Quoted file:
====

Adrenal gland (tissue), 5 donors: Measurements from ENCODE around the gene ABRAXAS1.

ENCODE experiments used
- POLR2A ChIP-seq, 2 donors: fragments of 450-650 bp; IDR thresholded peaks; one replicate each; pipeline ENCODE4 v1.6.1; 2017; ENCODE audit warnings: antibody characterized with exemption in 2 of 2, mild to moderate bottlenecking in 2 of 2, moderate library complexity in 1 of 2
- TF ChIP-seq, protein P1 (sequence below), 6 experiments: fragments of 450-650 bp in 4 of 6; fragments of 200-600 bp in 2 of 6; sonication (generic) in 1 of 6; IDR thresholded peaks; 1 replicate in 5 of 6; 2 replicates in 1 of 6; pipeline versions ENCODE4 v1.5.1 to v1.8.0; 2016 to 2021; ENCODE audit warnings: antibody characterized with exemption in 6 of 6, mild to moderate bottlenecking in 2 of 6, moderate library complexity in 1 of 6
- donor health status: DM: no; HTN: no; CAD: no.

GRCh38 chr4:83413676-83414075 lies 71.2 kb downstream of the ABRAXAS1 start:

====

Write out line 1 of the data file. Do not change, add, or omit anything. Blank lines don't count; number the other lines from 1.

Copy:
Adrenal gland (tissue), 5 donors: Measurements from ENCODE around the gene ABRAXAS1.